- Making News: Iraq Aid Agency Suspends Work after Abduction
Care International has suspended operations in Iraq after the kidnapping of its local director. Margaret Hassan's Iraqi husband is pleading for her release, arguing that she's provided humanitarian aid in Iraq for 30 years. Michael Levett of Citizens Development Corps, which teaches the basics of capitalism, under contract to the Agency for International Development, reveals discusses the perils for Westerners who are still in Baghdad.
- Reporter's Notebook: Sinclair Drops POW Broadcast
After complaints to the FCC and FEC, threatened advertiser defections and a drop in the stock price, Sinclair Broadcasting won't force its 62 TV stations to run an anti-John Kerry film a week before the election. Instead, it will run a "news special" containing parts of Stolen Honor. SBG's Jon Leiberman, who was fired after telling the media that the new program should be labeled "commentary" rather than "news," and Robert Thompson of the Center for the Study of Popular Television at Syracuse University, look at politics, pressure and the media.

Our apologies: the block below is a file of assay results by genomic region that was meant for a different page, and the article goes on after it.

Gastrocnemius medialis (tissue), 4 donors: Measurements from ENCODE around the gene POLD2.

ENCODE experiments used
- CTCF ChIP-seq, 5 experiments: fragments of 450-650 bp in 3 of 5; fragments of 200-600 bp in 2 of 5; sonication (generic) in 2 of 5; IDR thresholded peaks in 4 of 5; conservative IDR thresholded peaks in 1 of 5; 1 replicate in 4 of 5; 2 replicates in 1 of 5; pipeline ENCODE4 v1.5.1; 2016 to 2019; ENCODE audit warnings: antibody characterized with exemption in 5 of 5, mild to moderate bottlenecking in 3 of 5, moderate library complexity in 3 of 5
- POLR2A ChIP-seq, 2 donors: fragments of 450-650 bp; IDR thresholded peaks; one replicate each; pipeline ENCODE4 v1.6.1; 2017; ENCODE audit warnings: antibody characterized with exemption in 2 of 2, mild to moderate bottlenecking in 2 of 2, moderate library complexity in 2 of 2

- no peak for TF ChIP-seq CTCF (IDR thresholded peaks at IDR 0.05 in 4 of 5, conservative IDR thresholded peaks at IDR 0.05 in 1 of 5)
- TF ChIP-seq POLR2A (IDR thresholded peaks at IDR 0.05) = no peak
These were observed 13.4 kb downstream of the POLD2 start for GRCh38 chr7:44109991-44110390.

Gerrymandering and the Ideals of Representative Democracy
Congressional Quarterly says just 29 of 435 Congressional races are truly "competitive" -- two in New York, one in Florida and one in California. That means 406 are already decided, before a single vote has been counted. Reapportionment is the re-drawing of district boundaries every ten years, which is supposed to keep members of Congress accountable to the voters. But it's being used to keep incumbents in office, year after year. Texas and Pennsylvania are the latest states whose Congressional boundaries questioned by the US Supreme Court, which has called Gerrymandering undemocratic, though not necessarily unconstitutional. Has the practice produced a politically polarized nation? Is there a better way? We hear more about Gerrymandering and its affects from political reporters, political scientists and voting rights advocates.